Failure to maintain Monthly Average Balance will attract penalty of up to Rs 100 plus service tax
It says most savings accounts already have amounts above this threshold. And, the move is aimed to partly cover the costs incurred on managing a customer account.
“Among all banks, SBI has the lowest minimum balance requirement. All banks have this requirement for an account. We were the only one to withdraw it, in 2012,” SBI chief Arundhati Bhattacharya told reporters on the sidelines of an event here, organised by the India SME Forum.
Asked about a reported suggestion from the government to reconsider the decision, SBI managing director Rajnish Kumar said, “There is no formal communication. We will see if something comes.”
From the beginning of the next financial year on April 1, failing to maintain a monthly average balance (MAB) in your SBI savings account will attract a charge. SBI had suspended this charge in July 2012, to expand its customer base and generate low-cost deposits, as those in a savings account earn annual interest of only four per cent.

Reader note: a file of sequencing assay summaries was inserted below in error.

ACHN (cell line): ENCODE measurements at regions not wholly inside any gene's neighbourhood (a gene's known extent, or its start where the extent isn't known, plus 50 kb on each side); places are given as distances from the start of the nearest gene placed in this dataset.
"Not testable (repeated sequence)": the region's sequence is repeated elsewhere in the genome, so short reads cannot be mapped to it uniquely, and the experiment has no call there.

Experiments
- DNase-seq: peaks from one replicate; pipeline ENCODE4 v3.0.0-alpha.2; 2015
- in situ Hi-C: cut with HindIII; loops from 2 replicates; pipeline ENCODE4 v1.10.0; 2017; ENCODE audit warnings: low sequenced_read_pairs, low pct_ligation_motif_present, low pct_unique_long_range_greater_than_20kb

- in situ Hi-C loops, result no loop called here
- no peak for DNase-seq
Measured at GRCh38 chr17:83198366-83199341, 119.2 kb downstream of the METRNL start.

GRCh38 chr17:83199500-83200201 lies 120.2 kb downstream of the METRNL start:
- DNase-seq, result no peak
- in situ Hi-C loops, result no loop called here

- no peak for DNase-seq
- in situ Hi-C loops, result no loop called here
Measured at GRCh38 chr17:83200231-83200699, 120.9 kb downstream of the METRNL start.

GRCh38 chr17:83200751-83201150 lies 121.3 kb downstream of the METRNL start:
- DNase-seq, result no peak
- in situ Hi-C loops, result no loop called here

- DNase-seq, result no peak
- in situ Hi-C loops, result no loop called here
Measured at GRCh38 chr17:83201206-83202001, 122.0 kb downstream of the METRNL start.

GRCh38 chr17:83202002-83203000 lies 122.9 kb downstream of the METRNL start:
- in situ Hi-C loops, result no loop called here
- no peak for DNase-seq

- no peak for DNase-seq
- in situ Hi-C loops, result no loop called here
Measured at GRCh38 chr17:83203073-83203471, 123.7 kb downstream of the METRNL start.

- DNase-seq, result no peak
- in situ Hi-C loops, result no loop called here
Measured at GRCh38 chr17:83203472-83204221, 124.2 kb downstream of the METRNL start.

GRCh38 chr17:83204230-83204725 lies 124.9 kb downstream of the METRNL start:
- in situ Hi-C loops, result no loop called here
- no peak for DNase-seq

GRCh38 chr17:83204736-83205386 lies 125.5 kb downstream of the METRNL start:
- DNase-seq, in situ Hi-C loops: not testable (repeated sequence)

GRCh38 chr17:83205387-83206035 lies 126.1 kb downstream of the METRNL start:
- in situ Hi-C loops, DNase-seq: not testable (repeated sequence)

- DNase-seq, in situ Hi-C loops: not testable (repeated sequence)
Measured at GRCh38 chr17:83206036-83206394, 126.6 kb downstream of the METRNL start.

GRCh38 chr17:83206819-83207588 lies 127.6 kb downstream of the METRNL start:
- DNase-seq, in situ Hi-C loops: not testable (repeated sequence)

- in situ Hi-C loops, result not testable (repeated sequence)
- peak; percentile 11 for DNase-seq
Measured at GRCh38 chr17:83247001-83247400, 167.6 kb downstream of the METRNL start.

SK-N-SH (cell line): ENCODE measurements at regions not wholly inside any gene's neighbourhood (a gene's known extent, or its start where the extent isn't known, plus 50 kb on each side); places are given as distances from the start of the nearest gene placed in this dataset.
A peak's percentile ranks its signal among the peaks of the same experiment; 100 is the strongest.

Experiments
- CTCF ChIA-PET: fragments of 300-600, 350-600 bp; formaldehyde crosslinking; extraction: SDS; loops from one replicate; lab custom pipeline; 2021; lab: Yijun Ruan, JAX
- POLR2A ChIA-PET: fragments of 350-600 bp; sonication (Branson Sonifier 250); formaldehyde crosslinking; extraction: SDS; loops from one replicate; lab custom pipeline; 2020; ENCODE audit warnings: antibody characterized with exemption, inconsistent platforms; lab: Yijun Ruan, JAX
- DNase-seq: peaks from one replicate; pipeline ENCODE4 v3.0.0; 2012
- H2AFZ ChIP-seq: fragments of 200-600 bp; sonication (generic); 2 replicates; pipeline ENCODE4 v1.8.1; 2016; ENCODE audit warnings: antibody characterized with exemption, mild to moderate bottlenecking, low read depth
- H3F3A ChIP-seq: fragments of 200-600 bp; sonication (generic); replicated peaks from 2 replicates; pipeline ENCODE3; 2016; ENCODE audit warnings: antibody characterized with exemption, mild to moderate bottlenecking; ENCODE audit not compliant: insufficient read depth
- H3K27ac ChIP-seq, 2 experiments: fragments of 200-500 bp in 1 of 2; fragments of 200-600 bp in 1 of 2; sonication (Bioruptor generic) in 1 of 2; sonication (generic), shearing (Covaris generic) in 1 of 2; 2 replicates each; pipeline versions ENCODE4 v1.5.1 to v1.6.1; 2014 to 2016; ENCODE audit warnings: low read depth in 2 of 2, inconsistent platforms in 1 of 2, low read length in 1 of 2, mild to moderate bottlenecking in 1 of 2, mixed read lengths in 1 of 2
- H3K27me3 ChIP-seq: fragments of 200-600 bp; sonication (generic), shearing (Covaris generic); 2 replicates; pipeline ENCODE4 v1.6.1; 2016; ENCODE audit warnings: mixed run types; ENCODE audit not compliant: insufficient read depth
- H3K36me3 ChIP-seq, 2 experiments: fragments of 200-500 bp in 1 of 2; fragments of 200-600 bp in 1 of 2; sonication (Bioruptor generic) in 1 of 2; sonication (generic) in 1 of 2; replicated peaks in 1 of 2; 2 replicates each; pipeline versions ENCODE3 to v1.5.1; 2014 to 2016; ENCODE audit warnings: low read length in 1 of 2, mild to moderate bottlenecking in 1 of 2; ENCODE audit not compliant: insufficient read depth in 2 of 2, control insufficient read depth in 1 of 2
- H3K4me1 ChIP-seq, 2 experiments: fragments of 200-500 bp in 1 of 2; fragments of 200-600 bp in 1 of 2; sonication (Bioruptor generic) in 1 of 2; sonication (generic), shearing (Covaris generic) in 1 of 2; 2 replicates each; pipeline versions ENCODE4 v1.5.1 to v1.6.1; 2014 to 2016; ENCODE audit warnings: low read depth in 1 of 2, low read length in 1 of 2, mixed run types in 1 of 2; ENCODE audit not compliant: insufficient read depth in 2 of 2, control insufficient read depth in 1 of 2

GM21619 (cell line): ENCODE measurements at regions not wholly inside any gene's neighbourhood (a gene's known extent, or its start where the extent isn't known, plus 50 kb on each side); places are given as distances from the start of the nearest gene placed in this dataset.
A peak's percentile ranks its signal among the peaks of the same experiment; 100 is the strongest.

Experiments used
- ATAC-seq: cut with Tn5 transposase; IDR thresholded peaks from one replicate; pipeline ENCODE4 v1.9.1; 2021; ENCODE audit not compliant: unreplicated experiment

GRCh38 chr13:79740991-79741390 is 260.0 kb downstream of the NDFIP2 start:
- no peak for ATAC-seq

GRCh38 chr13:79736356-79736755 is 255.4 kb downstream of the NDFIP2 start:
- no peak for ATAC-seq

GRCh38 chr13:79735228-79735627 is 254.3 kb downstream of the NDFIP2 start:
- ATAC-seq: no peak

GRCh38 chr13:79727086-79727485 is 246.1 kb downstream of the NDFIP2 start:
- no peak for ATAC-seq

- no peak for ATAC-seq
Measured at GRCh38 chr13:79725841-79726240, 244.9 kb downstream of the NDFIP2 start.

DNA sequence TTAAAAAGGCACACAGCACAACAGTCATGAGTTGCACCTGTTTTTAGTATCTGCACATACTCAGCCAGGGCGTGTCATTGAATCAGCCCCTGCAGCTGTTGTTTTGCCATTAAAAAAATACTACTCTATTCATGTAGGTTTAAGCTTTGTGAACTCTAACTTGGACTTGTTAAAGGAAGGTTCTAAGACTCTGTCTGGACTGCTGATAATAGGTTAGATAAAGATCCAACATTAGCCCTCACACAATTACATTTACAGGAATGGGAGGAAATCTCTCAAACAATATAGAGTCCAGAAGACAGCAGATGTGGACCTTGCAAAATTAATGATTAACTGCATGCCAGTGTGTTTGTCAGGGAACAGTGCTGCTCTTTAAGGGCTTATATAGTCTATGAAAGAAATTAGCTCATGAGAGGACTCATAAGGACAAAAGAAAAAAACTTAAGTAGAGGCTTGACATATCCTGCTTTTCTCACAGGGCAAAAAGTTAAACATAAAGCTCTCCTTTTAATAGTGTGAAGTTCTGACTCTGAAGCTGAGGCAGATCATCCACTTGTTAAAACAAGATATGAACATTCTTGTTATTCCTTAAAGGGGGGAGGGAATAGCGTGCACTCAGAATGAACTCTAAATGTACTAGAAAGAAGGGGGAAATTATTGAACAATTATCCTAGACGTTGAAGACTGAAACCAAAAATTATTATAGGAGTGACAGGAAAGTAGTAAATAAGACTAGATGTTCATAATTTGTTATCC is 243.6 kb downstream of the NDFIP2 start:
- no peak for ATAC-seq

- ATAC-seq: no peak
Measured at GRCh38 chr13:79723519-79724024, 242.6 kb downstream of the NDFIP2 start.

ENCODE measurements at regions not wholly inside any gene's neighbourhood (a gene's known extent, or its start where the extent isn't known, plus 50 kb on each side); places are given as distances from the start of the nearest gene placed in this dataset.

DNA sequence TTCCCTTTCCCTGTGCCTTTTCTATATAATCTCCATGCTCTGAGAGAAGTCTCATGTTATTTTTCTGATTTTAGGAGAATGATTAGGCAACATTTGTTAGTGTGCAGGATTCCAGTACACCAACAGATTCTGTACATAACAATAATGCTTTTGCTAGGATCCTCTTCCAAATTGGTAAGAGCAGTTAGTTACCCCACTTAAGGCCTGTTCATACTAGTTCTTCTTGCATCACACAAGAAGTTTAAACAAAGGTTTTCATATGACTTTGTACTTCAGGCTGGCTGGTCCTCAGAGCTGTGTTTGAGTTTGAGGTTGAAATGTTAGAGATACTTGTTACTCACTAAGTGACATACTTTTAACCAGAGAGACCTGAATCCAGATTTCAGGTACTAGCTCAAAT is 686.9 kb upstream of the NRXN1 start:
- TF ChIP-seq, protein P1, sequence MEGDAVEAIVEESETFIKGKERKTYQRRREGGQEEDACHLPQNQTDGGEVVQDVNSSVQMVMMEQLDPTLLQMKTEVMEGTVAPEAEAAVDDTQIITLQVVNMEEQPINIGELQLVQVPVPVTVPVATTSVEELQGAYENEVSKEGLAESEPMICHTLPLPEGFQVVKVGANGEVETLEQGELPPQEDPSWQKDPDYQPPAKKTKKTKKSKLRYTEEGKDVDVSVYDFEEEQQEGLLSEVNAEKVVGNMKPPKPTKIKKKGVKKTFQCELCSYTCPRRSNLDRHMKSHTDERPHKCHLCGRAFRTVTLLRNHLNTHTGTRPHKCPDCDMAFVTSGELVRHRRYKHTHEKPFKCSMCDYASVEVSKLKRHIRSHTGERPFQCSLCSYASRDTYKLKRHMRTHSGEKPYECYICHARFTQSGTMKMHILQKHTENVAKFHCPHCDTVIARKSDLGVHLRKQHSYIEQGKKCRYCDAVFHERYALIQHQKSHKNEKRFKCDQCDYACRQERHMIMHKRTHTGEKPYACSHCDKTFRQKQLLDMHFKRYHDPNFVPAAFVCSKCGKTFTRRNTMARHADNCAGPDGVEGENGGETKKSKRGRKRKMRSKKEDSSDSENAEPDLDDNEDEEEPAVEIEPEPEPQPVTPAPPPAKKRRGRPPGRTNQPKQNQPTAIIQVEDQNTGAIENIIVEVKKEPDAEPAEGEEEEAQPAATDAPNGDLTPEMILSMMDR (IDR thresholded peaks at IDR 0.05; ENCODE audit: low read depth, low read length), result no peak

The charge will be calculated on the gap between the MAB and the actual balance. The MAB for those with accounts at branches in metropolitan areas would be Rs 5,000. If the difference between the MAB and actual amount is 50 per cent or Rs 2,500, SBI will slap a charge of Rs 50. If the difference is between 50 and 75 per cent, the charge is Rs 75. Till 100 per cent, it will charge Rs 100. For rural areas, the MAB is Rs 1,000. The penalty for not maintaining MAB is also much lower there.
“We have considered many factors and taken this step after carefully analysis. We have found most account holders maintain more than Rs 5,000 on a monthly basis and so they do not have to worry about any penalty,” Bhattacharya said.
Rural customers of Delhi-based PNB need to maintain a quarterly average balance (QAB) of at least Rs 500. For those in semi-urban, urban and metropolitan areas, the QAB is Rs 1,000. Charges for not maintaining the minimum QAB vary between Rs 15 and Rs 20, depending on location and deficit in the account, according to the bank’s website. BoB and BoI, both Mumbai-based large lenders, also follow the practice of QAB.